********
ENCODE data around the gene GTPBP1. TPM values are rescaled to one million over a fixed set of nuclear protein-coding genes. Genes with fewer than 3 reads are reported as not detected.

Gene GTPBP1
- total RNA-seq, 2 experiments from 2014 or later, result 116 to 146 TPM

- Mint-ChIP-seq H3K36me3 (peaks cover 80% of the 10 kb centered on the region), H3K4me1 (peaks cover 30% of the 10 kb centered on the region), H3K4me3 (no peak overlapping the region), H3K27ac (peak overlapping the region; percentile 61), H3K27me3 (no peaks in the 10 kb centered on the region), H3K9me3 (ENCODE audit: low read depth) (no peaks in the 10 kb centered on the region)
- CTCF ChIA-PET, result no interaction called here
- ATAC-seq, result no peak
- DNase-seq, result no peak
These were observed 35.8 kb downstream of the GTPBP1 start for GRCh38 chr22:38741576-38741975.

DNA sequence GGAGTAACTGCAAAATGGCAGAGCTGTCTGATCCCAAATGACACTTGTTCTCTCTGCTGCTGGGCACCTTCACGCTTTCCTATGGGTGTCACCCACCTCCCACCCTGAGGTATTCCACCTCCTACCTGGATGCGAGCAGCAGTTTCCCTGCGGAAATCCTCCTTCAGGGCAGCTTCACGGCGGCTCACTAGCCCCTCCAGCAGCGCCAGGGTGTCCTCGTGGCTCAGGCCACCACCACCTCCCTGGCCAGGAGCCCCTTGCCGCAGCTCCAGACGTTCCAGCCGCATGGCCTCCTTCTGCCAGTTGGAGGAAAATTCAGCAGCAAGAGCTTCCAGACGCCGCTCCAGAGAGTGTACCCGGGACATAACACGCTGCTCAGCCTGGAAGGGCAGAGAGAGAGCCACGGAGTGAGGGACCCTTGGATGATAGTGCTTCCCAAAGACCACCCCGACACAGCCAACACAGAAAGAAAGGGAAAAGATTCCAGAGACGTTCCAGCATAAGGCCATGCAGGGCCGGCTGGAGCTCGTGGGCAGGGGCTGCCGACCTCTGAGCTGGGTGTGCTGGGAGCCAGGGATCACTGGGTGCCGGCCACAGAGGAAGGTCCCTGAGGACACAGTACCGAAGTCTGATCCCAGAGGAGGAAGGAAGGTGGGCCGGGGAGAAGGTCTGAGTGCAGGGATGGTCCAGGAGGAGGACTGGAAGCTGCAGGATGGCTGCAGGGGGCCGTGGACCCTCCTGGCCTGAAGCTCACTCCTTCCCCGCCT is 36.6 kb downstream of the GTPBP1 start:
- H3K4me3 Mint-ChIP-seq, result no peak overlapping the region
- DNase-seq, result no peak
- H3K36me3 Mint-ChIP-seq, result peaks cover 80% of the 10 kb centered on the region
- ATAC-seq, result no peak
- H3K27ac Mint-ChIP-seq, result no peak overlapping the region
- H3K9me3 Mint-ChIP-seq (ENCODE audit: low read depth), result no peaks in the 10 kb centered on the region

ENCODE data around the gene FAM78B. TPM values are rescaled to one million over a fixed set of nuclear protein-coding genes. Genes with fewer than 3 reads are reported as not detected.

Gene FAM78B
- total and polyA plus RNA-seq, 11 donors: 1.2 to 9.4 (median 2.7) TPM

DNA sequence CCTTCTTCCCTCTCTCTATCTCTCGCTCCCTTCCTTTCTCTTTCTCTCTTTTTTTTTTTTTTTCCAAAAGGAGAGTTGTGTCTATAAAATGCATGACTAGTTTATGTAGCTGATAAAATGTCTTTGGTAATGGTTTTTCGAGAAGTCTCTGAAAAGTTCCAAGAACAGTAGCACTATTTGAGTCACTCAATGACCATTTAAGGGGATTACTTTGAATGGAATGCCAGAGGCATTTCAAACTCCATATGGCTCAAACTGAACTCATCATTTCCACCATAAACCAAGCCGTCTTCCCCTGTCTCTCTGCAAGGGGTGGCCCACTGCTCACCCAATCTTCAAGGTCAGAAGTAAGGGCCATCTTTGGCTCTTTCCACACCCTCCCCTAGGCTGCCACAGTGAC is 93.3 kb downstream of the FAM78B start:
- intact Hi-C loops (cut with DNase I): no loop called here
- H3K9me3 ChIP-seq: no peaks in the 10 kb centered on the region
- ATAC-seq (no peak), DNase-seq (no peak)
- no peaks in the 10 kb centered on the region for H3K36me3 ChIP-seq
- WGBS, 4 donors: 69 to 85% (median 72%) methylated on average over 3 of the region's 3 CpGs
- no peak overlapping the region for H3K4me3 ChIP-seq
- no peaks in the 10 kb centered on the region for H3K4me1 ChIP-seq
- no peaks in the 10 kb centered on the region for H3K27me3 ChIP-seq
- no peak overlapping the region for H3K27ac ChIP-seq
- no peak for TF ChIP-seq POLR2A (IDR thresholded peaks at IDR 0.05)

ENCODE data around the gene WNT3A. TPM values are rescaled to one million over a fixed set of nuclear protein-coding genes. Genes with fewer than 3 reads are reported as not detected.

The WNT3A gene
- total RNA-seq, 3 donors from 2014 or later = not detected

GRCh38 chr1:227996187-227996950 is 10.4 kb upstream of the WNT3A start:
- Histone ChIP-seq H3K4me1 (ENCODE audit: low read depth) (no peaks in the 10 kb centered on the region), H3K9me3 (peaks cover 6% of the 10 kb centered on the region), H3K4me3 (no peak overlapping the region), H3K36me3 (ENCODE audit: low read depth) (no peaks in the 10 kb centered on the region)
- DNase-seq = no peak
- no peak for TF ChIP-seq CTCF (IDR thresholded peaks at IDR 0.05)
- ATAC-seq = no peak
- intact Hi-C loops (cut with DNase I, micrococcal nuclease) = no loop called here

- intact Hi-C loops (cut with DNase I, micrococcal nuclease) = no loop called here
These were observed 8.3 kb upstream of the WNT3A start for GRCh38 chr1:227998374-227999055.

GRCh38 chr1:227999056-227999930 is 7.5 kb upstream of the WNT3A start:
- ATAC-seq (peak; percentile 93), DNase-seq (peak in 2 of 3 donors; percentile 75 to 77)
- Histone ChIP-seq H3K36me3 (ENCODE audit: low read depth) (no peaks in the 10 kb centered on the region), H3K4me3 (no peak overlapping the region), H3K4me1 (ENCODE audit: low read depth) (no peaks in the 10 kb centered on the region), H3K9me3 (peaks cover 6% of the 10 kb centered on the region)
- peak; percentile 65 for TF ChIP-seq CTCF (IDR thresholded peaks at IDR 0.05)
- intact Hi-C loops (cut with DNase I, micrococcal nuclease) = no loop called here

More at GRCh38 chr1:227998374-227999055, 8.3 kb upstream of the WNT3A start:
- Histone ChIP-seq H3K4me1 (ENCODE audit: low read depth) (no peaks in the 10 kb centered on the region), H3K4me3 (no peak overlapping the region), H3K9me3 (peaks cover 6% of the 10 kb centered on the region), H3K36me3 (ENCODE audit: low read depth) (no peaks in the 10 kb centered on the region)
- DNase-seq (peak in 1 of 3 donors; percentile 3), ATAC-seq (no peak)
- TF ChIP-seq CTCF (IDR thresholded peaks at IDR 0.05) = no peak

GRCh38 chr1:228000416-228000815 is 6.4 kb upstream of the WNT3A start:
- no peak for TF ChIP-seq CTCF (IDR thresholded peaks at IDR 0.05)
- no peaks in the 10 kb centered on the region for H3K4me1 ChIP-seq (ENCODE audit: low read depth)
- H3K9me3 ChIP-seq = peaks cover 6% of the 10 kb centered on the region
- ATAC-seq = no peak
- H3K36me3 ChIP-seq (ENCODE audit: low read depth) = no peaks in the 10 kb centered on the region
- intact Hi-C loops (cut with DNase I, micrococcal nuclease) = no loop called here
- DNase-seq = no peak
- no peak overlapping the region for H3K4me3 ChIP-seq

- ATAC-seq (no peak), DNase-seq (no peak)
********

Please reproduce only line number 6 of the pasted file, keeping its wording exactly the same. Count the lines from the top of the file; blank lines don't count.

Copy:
- ATAC-seq, result no peak